Wed. Jan 26th, 2022


The author is author of I’ll Have What She’s Having: My Adventures in Celebrity Dieting

Every year, in the first week of January, the new year hits the internet. They pop up enticingly, just when you’ve picked up five pounds and found that you don’t even like ricotta egg biscuits anymore. The idea is to purify yourself of the cream-laden holiday food you enjoyed with a “detox”. In practice, it is usually a strict diet, which people pretend to remove from the body of poison to give it some emotional resonance.

Some regimens are more extensive than others: a “cleansing” can mean that you only persist for 12 days on water with lemon, grade B maple syrup and cayenne pepper (Beyoncé actually did this. It’s called the master cleansing. Do not do it do not try). But the one that gets the most attention from fans and haters is the annual Goop detox – Gwyneth Paltrow’s effort.

This is a true confession: I’ve been doing every single Goop detox since the brand was started by Gwyneth in 2008 at her kitchen table with marble top. In those simpler times, detoxification was easy; you made the recipes, ate the food and hoped for bright eyes and a less swollen physique. And you have to give credit to Gwyneth, what i do every day: she made it fun. She changed her menus and had your preconceived ideas reconsidered. There was a time when she suggested hot smoothies are better than cold smoothies (they are not). One year was the whole thing based on a rotisserie chicken.

But since then, Goop has been standardized and commercialized, and the peculiar genius of Gwyneth’s culinary modus operandi has been slowly forced out of it by people wanting to sell sunglasses and vibrators. Gone are her excellent recommendations, her obscene hatred of nitrates, her love of miso-almond butter sauce. Now, Goop is essentially just a lifestyle brand that wants you to buy things – part of a wellness industry that is expected to be worth $ 7 a ton by 2025.

Detoxification is no longer just about recipes. This year’s Goop cleanser is an example – it offers a G-TOX add-on for sale that contains a cereal, a smoothie powder, a “wellness” powder and a dry brush for lymphatic drainage. It costs $ 195. I hope there are other things in the kit but I do not know for sure because I am on the waiting list to buy one. In 2022, you actually have to get on a waiting list to go on a detox.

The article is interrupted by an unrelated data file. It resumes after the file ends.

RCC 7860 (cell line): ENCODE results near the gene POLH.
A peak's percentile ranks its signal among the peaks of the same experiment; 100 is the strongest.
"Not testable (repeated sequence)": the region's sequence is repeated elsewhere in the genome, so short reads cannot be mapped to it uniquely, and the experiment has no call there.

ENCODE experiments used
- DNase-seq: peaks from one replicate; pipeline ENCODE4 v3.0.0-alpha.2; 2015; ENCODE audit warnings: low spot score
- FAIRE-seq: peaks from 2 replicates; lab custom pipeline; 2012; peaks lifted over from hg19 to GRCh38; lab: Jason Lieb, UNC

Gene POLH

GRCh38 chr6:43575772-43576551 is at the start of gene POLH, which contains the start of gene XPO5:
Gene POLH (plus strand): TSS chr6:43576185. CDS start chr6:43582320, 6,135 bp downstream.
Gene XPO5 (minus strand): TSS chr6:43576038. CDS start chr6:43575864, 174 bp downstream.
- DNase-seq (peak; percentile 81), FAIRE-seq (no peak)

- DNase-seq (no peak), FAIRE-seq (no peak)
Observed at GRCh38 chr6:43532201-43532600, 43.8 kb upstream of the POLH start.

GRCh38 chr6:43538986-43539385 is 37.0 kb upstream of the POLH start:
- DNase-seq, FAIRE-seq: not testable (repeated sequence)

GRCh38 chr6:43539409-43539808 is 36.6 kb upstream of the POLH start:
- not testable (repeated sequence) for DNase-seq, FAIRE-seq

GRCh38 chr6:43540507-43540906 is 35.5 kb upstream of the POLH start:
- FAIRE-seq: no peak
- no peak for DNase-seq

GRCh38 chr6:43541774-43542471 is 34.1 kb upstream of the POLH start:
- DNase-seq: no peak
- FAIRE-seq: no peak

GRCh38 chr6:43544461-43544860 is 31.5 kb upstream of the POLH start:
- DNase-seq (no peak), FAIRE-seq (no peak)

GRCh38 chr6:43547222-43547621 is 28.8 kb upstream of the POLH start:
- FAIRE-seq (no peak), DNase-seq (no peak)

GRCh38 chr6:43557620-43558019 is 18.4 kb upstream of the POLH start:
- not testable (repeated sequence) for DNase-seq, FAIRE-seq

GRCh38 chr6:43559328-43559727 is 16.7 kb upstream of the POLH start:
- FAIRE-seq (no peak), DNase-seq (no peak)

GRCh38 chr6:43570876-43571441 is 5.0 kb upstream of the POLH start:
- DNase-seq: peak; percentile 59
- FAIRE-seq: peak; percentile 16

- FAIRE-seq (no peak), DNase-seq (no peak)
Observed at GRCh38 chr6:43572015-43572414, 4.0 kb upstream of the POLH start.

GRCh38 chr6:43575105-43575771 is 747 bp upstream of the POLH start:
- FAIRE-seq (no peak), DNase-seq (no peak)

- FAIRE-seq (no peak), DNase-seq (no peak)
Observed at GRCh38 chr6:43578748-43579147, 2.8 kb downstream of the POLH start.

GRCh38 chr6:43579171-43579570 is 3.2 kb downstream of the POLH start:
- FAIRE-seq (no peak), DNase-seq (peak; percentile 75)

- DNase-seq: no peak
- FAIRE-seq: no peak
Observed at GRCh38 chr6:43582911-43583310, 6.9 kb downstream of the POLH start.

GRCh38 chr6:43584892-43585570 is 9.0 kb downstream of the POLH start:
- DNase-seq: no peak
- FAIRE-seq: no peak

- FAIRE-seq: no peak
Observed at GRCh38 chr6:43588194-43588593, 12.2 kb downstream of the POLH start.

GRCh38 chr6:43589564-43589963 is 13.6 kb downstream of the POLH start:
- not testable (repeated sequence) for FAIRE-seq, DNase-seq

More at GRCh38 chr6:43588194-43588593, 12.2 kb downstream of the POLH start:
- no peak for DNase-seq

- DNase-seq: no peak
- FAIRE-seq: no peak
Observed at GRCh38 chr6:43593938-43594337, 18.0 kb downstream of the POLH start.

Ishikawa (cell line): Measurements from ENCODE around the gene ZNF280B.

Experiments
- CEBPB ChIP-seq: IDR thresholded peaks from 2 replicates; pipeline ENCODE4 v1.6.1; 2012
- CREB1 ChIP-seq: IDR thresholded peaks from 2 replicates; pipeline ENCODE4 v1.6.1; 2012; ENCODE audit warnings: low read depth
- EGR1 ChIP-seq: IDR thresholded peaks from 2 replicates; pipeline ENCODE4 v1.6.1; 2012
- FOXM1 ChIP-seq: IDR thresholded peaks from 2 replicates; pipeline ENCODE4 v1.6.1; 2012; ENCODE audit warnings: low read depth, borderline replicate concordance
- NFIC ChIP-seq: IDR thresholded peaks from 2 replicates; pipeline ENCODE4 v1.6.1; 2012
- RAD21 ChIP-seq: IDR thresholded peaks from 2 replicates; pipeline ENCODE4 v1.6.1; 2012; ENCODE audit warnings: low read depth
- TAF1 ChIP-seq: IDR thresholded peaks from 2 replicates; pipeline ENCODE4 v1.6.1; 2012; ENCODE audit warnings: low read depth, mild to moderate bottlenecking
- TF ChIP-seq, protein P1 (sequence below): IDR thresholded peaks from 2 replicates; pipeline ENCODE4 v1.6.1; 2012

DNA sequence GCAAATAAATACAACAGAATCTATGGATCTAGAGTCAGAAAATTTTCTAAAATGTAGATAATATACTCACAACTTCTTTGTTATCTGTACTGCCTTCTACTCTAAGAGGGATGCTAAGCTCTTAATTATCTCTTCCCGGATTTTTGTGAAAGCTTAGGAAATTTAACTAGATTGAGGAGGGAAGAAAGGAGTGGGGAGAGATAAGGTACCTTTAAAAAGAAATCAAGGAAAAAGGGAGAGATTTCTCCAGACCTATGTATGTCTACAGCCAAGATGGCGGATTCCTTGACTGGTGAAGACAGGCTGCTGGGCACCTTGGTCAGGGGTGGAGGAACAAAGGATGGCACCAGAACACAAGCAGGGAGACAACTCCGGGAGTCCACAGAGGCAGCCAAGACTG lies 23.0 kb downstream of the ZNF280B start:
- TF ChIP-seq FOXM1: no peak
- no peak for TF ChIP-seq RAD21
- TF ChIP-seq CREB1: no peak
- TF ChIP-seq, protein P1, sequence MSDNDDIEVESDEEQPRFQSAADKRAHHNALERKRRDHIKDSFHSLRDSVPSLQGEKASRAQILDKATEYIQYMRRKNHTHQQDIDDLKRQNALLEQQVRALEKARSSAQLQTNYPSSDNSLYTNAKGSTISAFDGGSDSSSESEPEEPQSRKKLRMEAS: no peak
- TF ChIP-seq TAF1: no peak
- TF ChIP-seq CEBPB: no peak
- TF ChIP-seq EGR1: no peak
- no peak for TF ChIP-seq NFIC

I’ve been on so many celebrity diets (I wrote a book about them) that I, with some authority, can trace their evolution through time. I tried the diet of America’s fattest president, William Howard Taft: a Victorian nightmare of glutinous cookies and the shredded memoirs of his best friend and mortal enemy Major Archibald Butt. I tried the brewer’s yeast and molasses from Greta Garbo’s 1930s Diet, the raw eggs and hot fudge Sundays of Marilyn Monroe’s 1950s barbiturate diet, the weird tuna grapefruit combination in Liz Taylor’s 1980s political experiment diet. All of these experiments have led me to the conclusion that most diets, detoxifications, and cleansing are terribly draconian, a concerted effort to make food taste worse.

The possible exception is the diets of the 1990s, the decade of excess, such as Vogue magazine reminded us this week, when it republished a cleanse Nigella Lawson wrote as part of her regular food column back in 1996. It’s an incredibly unusual moment in the history of diet. Written like a Kingsley Amis novel, it contains a recipe for crab pasta and a vegetarian curry that includes optional naan bread. The only sin, it seems, is self-denial.

According to Nigella, “self-denial is one of the more charming of virtues”. One must prefer a “streamlined voluptuousness – in food and, as it happens, form”. Of course, this sounds appealing, but the problem with lust is that it sells itself as moderation, but it’s actually very difficult for the average mortal to reach: somewhat flat at the top and somewhat square at the bottom. It makes the more mundane goal of a healthier you look like a relief.

Nigella’s cleaning is so extensive, delicious and sophisticated that it seems like only a professional chef can achieve it. She wants you to blow a “whirl” of peppers and keep it on “standby” mixed with anchovies previously soaked in milk. You can apparently fill sandwiches with it. She suggests making a mushroom risotto when your “girlfriend” arrives for “lunch” instead of ordering a takeaway salad and two of those calorie-free iced teas. For me, making risotto for lunch is more about striving than knowing exactly which restaurant will serve you a brown rice paste on the Amalfi Coast.

Maybe Goop went too far with the 2022 detox. I do not know. What I do know is that while skinny has always been something of a competitive sport, it has been obscured by a grim, relentless need to spend money to become “good”. You do not have to be on the G-TOX waiting list to see it.



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